Telephony and the Cloud: Virtual Numbers

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There is a lot of confusion with the term “The Cloud”.

We know the cloud is in, we know the cloud saves money, and we know the cloud adds new value – but what exactly is the cloud is a bit nebulous.

Larry Ellison says it best:
“The interesting thing about cloud computing is that we’ve redefined cloud computing to include everything that we already do. I can’t think of anything that isn’t cloud computing with all of these announcements. The computer industry is the only industry that is more fashion-driven than women’s fashion. Maybe I’m an idiot, but I have no idea what anyone is talking about. What is it? It’s complete gibberish. It’s insane. When is this idiocy going to stop?”

Even worse is Cloud Telephony which ranges from basic dial tone to virtualized servers to Skype.

Personally, I think the cloud has huge ramifications, hype aside. But I have noticed that much of the “cloud computing” conversations are not relevant to cloud telephony. More on that in a separate post.

This post is about virtual numbers which I believe are the way the cloud will mostly disrupt telephony. Virtual numbers reduce telephony to a phone number. Any number. This is very different than a “VoIP phone” or “CDMA phone” or even a POTS line. It moves the CTI and proprietary contexts to the side and says we can deliver telephony value – real value to ANY phone via the phone number. The service, the intelligence, the features are in the cloud – but you still need a phone to access it.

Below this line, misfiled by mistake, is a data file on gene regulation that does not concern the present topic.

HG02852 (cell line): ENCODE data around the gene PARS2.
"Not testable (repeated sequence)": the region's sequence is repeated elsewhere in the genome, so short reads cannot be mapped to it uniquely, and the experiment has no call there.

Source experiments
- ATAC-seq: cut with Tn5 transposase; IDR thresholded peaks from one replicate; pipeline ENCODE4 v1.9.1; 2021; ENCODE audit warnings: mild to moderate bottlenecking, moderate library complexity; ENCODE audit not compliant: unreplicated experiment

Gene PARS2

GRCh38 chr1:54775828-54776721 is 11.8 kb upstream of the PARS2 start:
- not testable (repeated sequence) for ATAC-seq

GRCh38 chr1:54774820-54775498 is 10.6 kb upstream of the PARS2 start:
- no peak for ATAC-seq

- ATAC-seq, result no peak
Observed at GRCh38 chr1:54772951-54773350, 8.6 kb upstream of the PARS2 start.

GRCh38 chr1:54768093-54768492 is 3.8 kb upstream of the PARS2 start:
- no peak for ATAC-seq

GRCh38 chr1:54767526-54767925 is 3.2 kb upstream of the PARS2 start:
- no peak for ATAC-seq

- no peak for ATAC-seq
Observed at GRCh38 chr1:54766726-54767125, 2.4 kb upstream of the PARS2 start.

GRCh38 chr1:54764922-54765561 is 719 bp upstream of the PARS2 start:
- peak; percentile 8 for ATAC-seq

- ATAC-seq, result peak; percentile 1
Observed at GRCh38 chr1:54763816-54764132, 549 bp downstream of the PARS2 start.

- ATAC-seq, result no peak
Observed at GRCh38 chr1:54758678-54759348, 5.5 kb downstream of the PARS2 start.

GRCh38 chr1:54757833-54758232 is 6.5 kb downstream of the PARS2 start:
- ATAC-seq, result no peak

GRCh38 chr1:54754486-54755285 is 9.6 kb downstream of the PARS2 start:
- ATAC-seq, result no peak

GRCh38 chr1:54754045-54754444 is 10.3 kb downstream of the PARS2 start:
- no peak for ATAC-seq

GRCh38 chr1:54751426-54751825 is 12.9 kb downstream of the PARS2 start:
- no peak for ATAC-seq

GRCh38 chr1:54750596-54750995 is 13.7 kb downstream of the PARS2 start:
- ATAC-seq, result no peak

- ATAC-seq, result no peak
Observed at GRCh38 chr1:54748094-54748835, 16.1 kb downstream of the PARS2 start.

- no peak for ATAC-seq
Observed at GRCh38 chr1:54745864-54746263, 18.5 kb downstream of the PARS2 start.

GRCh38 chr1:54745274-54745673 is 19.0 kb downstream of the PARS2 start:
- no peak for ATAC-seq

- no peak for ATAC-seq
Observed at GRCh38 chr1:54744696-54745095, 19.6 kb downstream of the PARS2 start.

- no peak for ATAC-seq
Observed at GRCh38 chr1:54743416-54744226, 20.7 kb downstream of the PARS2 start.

I’ve noticed that many people feel hosted voice is the cloud – and I guess it certainly is. But most hosted voice offerings are not that disruptive… it is just a different delivery model of the same basic proposition. Virtual numbers will be disruptive as they turn many telecom assumptions completely upside down.

One big example is bandwidth assumptions. With VoIP, real time issues stressed the LAN/WAN and bandwidth moved front and center on all discussions about a decade ago. With virtual number services, the bandwidth topic goes away. POTS suddenly becomes interesting again.

I published a post at UCStrategies.com regarding virtual numbers: Virtual Numbers with Real Value. The post takes a closer look at Ringio and Twilio‘s OpenVBX. These virtual number services offer compelling (cloud) value to business customers.

Dave Michels